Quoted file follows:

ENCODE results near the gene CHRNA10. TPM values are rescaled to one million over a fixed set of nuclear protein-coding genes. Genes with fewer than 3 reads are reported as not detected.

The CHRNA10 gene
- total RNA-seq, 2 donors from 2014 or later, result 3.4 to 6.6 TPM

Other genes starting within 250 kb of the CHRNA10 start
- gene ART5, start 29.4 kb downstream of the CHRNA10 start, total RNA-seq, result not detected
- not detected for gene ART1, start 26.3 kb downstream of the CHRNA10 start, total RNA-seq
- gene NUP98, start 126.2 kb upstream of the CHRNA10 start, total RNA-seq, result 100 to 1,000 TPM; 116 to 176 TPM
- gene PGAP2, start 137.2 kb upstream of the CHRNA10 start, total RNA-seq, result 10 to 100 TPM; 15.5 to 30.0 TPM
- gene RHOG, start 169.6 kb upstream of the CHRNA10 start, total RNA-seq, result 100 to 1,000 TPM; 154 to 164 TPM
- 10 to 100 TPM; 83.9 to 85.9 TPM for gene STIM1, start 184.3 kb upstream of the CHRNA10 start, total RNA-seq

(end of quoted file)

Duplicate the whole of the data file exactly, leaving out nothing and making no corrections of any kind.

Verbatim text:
ENCODE results near the gene CHRNA10. TPM values are rescaled to one million over a fixed set of nuclear protein-coding genes. Genes with fewer than 3 reads are reported as not detected.

The CHRNA10 gene
- total RNA-seq, 2 donors from 2014 or later, result 3.4 to 6.6 TPM

Other genes starting within 250 kb of the CHRNA10 start
- gene ART5, start 29.4 kb downstream of the CHRNA10 start, total RNA-seq, result not detected
- not detected for gene ART1, start 26.3 kb downstream of the CHRNA10 start, total RNA-seq
- gene NUP98, start 126.2 kb upstream of the CHRNA10 start, total RNA-seq, result 100 to 1,000 TPM; 116 to 176 TPM
- gene PGAP2, start 137.2 kb upstream of the CHRNA10 start, total RNA-seq, result 10 to 100 TPM; 15.5 to 30.0 TPM
- gene RHOG, start 169.6 kb upstream of the CHRNA10 start, total RNA-seq, result 100 to 1,000 TPM; 154 to 164 TPM
- 10 to 100 TPM; 83.9 to 85.9 TPM for gene STIM1, start 184.3 kb upstream of the CHRNA10 start, total RNA-seq